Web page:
Rising Temperatures


2019 was the hottest year ever recorded on O‘ahu, featuring the hottest day ever recorded in Honolulu’s history. The last five years have seen peak average annual temperatures years across all islands. Temperatures are increasing by 0.3°F every decade, at four times the rate of half a century ago. In 2015-2016, it was so hot in Honolulu that emergency public service announcements were issued to curtail escalating air conditioning use because it stressed the electrical grid. It was an El Niño (ENSO) year. Strong ENSO years bring more hot days, intense rains, windless days, active hurricane seasons, and spikes in sea surface temperature. ENSO events are naturally occurring, but their frequency and intensity are worsened by climate change since they are caused by warmer sea surface temperatures and weak winds. This creates a positive feedback loop of irregular weather patterns.

Since the 1950's, temperatures in Hawai‘i have been consistently above the historical average and are continuing to increase, Photo by NOAA State Climate Summaries


Hawai‘i has lost 1.5 million acres of native forests. Hawaii’s forests are natural water and climate regulators. Without them, we are seeing disruptions in weather and temperature patterns. In other words, climate change and forest loss are working together to make Hawai‘i drier and hotter.

Invasive species are winning the war. Hotter summers make it easy for fast-growing invasive species like Californian shrubs and grasses to gain a foothold and outgrow our native tree species. On Maui, you may have noticed more grasslands where shady, wet forests used to be. These grasses and shrubs are not only outcompeting our beloved ʻōhiʻa, they are increasing the risk of wildfire.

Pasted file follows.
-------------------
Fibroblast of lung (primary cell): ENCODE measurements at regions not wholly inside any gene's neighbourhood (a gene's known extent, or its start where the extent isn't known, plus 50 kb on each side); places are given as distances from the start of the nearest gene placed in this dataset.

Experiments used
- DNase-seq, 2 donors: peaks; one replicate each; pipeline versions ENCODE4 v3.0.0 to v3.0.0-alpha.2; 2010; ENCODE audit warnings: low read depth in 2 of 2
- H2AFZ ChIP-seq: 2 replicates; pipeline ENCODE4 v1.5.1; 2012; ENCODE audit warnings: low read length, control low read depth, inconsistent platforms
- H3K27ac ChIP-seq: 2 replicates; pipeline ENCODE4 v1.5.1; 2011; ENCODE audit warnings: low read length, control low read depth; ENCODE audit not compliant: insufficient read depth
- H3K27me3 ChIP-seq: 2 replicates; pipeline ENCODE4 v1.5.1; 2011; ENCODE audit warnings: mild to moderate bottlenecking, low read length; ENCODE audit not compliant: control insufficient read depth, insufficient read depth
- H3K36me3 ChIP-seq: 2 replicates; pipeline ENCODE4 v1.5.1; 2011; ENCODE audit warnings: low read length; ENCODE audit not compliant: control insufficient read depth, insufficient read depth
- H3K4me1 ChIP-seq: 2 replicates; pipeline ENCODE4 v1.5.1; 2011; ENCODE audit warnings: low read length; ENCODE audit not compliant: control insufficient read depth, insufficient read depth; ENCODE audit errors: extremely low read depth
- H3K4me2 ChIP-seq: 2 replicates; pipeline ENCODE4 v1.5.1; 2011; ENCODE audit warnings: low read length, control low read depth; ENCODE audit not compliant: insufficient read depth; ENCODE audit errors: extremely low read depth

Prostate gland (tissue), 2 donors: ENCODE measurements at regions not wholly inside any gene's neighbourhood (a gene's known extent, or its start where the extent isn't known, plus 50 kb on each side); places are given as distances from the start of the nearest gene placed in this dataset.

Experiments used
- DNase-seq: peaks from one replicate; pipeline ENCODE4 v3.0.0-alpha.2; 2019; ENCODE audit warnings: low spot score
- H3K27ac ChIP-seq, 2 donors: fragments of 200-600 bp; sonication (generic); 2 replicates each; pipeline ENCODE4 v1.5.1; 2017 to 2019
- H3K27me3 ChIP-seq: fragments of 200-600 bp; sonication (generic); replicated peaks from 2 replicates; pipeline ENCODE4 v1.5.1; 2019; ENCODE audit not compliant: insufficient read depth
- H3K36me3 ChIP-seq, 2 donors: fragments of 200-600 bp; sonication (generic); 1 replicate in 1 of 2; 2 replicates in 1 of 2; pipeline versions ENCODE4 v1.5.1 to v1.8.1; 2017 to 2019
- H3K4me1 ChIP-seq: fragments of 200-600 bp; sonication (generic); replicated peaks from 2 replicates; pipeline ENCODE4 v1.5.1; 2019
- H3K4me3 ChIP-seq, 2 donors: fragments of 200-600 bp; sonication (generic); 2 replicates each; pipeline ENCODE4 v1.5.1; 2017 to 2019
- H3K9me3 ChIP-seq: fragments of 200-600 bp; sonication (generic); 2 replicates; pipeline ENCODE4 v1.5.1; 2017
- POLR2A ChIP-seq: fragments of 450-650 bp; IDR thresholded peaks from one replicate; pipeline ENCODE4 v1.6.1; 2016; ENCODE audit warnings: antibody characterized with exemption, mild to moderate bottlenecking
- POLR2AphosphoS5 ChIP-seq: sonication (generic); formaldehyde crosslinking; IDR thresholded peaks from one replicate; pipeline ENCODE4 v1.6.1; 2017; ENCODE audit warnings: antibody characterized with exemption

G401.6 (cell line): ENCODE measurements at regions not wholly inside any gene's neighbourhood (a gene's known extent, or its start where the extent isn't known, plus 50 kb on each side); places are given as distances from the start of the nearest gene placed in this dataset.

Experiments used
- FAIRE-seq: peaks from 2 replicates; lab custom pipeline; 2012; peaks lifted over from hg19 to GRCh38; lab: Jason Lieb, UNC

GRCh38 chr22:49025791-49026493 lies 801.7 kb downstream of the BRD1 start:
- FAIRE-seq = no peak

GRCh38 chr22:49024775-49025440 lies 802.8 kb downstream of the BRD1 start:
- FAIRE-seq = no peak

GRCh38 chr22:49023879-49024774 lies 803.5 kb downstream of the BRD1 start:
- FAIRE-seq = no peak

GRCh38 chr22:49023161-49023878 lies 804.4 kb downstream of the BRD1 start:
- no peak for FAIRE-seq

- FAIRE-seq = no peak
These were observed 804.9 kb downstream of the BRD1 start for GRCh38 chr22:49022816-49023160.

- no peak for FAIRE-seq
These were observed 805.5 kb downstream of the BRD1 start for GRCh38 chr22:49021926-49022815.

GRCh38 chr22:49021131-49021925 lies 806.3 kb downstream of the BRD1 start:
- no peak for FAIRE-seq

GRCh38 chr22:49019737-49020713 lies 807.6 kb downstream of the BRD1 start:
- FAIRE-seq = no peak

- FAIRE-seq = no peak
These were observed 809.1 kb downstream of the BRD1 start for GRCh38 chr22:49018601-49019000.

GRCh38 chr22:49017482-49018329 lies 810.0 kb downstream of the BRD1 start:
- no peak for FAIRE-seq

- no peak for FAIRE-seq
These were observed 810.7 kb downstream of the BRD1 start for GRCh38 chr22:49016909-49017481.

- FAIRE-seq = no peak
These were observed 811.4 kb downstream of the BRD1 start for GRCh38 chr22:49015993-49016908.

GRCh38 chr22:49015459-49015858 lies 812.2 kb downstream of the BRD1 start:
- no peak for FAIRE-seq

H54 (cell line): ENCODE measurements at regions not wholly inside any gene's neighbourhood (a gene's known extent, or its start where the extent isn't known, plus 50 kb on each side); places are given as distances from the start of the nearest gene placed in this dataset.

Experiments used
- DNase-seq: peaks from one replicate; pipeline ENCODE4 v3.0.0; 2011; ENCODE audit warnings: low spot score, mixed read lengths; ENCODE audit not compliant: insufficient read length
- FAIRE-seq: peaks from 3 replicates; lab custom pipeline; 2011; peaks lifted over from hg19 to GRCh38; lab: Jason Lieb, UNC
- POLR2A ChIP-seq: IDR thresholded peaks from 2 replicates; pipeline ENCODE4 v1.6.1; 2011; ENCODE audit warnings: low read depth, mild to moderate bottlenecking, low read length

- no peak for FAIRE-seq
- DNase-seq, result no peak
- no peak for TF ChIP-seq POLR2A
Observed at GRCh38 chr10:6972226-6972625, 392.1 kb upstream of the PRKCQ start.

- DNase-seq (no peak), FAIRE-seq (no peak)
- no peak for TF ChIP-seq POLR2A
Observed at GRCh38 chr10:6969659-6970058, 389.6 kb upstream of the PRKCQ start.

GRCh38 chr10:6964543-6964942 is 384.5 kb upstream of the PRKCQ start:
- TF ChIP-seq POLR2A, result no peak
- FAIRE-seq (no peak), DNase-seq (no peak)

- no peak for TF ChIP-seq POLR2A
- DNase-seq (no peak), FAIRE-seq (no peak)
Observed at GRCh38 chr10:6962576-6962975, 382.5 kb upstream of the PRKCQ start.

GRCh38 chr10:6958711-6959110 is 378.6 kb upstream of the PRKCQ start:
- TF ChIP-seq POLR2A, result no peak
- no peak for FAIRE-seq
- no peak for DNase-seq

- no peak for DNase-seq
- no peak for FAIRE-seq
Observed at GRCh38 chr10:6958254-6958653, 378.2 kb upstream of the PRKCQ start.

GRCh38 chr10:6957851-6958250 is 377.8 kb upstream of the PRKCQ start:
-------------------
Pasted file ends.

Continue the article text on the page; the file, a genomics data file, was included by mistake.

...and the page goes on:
We are losing as much land to wildfires as California. Worsened by climate change, these fires don’t just cost us our land. They harm our fragile ecosystems, spread disease, degrade air quality, cause landslides, and destroy valuable resources and infrastructure.

Warming waters are harming sea life. Warmer water means less oxygen in the water, making it hard for corals and beneficial algae to survive. In turn, the creatures that depend on them suffer as well. Our tourism and fishing industries depend on the health of these creatures because they represent food and shelter to our economically important fish species. Just think – how will tourism be affected if there are no colorful fish for snorkelers to see?

Higher temperatures are causing more extreme weather events. Increases in sea surface temperatures are causing increases in the frequency and intensity of El Niño years. These cause irregular weather patterns like drought, heavy rainstorms, and intense tropical storms.

A helicopter circles a wildfire on Kaua‘i, where these fires are becoming increasingly common during drier summer months, Photo by Brian Howell, Flickr Commons


In Hawai‘i, average temperatures could increase by as much as 5 – 7.5° F by the end of the century. We can expect this to severely affect our communities, ecosystems, and economy. Hawaii’s coral reefs alone bring in $385 billion a year. 40% of our reefs could be lost by 2100 because of warming seas, which will affect tourism. The economic and public health risks of a changing climate will make certain people –children, the elderly, and economically disadvantaged– especially vulnerable.